Pokey on Twitter

 
Mel Renfro
Mel was born on December 30, 1941 in Houston, Texas. After graduating high school in Portland, Oregon he attended the University of Oregon, where he excelled as a track star and as a two-way football player, an All-American halfback and defensive back. In his three seasons with the Ducks, Renfro rushed for 1,532 yards and scored 141 points. One of Renfro's best collegiate games took place against Rice University at Houston in 1962. Renfro shined on both offense and defense, leading the Ducks to a 31-12 victory. Rice Stadium had been a whites-only facility prior to the Ducks' visit, but university officials allowed Renfro's family to enter and sit in a special section of the stadium near the 35-yard line. According to a contemporary account in the Eugene (Ore.) Register-Guard, when Renfro left the game, he was given a loud and appreciative ovation by the Rice crowd. An Oregon sportswriter asked a Houston counterpart in the press box if an African-American had ever received such an ovation by a predominantly white crowd. The Texan enthusiastically replied, "We've never seen any player that good!" The morning after the game, a Houston paper headlined, "Renfro Runs Rice Ragged." In 1986, Renfro was enshrined in the College Football Hall of Fame and is a member of The Pigskin Club of Washington, D.C., a National Intercollegiate All-American Football Players Honor Roll. As a track star at Oregon, Renfro was part of a world record-setting 440 yard relay team in 1962, with a time of 40.0 seconds. Renfro was drafted by the Cowboys in the second round of the 1964 NFL Draft. He was initially placed as a safety, but was switched to cornerback in his fifth season. The speedy Renfro became an exceptional threat to wide receivers. Mel led the NFL with 10 interceptions in 1969. Renfro was selected to the Pro Bowl in each of his first ten seasons in the League, including five All-Pro selections in 1964, 1965, 1969, 1971, and 1973. Mel also was a significant threat on special teams, performing punt and kickoff return duties in addition to playing on defense, leading the league in punt and kickoff return yardage in 1964. In his fourteen seasons, Renfro intercepted 52 passes, returning them for 626 yards and 3 touchdowns. He also returned 109 punts for 842 yards and 1 touchdown, 85 kickoffs for 2,246 yards and 2 touchdowns, along with recording 13 fumble recoveries, which he returned for 44 yards. In the 1970 NFC title game, Renfro had a key interception that led to the Cowboys' game-winning touchdown over the San Francisco 49ers that helped them get to Super Bowl V, where they lost to the Baltimore Colts. He would later play in Super Bowls VI, X and XII, retiring after the final one, a Cowboys victory over the Denver Broncos. Renfro was added to the Texas Stadium Ring of Honor in 1981, and was elected to the Pro Football Hall of Fame in 1996.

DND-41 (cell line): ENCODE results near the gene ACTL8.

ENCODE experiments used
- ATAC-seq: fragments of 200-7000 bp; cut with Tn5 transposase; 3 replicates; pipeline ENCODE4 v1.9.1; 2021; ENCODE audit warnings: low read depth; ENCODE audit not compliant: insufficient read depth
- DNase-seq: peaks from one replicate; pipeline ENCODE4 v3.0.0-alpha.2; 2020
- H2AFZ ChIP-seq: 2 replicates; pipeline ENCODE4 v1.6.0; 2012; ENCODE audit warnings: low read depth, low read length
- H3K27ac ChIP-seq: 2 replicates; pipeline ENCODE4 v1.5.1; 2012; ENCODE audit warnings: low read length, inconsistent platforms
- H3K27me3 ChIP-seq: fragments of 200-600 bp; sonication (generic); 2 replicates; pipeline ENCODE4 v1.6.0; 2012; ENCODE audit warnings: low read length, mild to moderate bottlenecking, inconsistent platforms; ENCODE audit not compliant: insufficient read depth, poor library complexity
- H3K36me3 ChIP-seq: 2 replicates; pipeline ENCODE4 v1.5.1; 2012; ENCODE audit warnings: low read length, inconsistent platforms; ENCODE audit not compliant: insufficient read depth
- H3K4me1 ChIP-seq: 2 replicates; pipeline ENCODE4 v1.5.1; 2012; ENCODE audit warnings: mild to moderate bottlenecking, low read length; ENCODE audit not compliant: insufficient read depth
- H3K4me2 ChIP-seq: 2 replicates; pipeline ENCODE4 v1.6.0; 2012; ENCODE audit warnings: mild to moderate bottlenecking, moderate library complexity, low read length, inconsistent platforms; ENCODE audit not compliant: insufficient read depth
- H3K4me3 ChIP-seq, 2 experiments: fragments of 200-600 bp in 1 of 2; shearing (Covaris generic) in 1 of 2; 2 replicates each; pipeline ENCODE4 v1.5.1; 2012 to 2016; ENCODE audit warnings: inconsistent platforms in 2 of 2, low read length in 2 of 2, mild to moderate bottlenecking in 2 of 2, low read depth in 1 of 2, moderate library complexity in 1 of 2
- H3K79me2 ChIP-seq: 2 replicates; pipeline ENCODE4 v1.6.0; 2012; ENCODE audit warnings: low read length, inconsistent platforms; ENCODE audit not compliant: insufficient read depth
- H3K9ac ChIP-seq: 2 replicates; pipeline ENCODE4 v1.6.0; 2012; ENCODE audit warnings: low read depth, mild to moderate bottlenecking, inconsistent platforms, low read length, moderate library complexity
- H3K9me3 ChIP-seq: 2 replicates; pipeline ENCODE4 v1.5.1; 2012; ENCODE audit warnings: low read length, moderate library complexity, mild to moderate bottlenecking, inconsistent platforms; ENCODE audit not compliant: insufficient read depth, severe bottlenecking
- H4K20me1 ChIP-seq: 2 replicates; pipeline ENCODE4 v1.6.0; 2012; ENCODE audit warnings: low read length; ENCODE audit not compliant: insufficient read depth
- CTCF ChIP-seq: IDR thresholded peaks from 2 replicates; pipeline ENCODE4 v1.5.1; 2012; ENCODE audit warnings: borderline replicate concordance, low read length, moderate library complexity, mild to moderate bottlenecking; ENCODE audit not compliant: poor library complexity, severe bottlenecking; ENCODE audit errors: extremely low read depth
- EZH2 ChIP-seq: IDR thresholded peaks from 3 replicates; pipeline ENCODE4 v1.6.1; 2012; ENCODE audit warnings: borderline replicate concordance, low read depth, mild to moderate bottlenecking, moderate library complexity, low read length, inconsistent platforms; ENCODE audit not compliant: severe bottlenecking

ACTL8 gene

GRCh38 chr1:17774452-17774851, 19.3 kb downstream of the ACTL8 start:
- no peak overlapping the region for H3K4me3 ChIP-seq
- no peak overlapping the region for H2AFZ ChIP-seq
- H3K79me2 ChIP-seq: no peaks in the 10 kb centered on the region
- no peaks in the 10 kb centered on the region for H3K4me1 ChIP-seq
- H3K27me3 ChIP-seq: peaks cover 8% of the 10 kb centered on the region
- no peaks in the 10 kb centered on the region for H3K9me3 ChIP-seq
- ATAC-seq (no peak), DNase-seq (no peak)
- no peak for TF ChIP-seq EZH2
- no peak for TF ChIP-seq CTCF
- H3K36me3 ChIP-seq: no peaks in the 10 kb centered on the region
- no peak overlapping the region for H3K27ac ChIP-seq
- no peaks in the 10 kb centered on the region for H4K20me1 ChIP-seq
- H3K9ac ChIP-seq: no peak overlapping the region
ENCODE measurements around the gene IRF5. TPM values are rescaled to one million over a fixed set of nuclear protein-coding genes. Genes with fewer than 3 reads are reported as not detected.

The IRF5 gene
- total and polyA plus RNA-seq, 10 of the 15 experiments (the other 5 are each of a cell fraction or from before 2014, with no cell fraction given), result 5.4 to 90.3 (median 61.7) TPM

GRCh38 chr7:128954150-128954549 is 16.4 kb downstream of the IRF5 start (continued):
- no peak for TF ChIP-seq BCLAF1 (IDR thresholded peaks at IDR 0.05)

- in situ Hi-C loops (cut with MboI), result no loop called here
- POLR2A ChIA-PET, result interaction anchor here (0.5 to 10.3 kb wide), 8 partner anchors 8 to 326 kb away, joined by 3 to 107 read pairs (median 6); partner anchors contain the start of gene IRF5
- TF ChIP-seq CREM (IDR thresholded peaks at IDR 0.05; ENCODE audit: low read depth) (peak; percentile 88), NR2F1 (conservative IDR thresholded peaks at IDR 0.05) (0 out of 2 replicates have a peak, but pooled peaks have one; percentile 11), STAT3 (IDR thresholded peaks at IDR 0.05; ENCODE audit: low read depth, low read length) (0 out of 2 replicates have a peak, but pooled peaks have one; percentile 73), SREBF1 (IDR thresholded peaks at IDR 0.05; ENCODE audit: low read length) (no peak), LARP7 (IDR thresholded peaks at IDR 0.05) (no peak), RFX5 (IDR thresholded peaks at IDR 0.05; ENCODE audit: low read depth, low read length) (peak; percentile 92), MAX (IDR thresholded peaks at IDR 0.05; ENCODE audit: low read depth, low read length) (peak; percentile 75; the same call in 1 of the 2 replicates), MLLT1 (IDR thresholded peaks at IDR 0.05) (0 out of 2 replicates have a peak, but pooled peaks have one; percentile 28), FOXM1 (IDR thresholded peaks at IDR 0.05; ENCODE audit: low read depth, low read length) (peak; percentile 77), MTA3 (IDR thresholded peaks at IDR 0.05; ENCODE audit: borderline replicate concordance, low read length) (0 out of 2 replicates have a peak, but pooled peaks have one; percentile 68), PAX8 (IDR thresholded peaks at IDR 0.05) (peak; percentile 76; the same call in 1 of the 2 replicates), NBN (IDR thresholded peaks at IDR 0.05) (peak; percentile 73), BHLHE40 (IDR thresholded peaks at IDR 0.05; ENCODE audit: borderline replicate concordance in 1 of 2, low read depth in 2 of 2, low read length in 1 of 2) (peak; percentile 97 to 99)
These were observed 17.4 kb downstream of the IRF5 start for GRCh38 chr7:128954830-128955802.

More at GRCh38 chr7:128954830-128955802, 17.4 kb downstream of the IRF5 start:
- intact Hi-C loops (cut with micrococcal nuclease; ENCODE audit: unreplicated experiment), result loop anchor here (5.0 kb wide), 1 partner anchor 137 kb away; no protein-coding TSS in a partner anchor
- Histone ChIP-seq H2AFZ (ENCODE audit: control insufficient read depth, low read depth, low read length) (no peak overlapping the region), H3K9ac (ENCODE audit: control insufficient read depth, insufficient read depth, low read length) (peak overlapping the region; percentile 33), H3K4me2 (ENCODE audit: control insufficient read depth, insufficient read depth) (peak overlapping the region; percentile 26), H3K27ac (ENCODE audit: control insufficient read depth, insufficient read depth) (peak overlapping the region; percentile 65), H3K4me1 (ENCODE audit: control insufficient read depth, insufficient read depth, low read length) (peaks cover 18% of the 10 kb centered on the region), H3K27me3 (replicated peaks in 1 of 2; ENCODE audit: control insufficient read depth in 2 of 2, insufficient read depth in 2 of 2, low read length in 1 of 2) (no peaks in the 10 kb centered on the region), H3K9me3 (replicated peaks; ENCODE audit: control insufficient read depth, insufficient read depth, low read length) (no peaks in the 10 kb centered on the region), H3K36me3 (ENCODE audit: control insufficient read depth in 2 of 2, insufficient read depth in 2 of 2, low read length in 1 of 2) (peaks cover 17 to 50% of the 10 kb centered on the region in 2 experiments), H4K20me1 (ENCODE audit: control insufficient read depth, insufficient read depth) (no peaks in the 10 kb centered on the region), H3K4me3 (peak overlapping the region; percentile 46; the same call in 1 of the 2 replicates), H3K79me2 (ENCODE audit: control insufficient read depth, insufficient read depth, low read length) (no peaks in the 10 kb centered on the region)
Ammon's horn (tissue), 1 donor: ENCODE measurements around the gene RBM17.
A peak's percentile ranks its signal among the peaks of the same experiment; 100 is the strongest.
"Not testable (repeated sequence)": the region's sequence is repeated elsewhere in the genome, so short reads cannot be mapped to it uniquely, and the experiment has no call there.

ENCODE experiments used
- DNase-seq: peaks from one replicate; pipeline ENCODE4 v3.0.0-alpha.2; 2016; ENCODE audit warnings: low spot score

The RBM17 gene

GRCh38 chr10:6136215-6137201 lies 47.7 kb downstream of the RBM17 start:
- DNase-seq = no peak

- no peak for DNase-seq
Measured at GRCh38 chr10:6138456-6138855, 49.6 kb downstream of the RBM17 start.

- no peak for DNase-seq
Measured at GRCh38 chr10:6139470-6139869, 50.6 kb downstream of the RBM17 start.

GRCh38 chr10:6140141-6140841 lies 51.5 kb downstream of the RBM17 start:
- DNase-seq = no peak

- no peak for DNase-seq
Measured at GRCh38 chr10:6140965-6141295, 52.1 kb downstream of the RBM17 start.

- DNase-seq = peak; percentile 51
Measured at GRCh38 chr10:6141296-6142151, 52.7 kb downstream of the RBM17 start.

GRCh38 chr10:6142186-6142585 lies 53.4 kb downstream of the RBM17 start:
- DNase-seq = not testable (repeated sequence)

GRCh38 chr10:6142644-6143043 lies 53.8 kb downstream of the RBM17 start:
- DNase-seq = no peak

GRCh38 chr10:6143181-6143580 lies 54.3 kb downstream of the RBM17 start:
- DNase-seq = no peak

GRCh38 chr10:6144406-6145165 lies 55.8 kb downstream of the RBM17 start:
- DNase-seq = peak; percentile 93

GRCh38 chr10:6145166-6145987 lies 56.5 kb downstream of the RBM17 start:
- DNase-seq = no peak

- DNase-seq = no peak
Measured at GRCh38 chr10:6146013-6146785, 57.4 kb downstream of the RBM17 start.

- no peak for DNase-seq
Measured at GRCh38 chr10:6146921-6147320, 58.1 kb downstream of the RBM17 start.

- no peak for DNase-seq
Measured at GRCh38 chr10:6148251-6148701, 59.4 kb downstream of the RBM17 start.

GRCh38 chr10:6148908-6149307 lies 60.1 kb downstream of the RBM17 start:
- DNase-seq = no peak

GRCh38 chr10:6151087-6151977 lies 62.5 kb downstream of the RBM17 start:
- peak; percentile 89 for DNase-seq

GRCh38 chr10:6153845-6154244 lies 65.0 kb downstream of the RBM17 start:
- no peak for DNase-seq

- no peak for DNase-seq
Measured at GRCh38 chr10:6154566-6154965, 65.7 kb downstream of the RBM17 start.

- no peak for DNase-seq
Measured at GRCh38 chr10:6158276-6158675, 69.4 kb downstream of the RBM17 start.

Mel's Website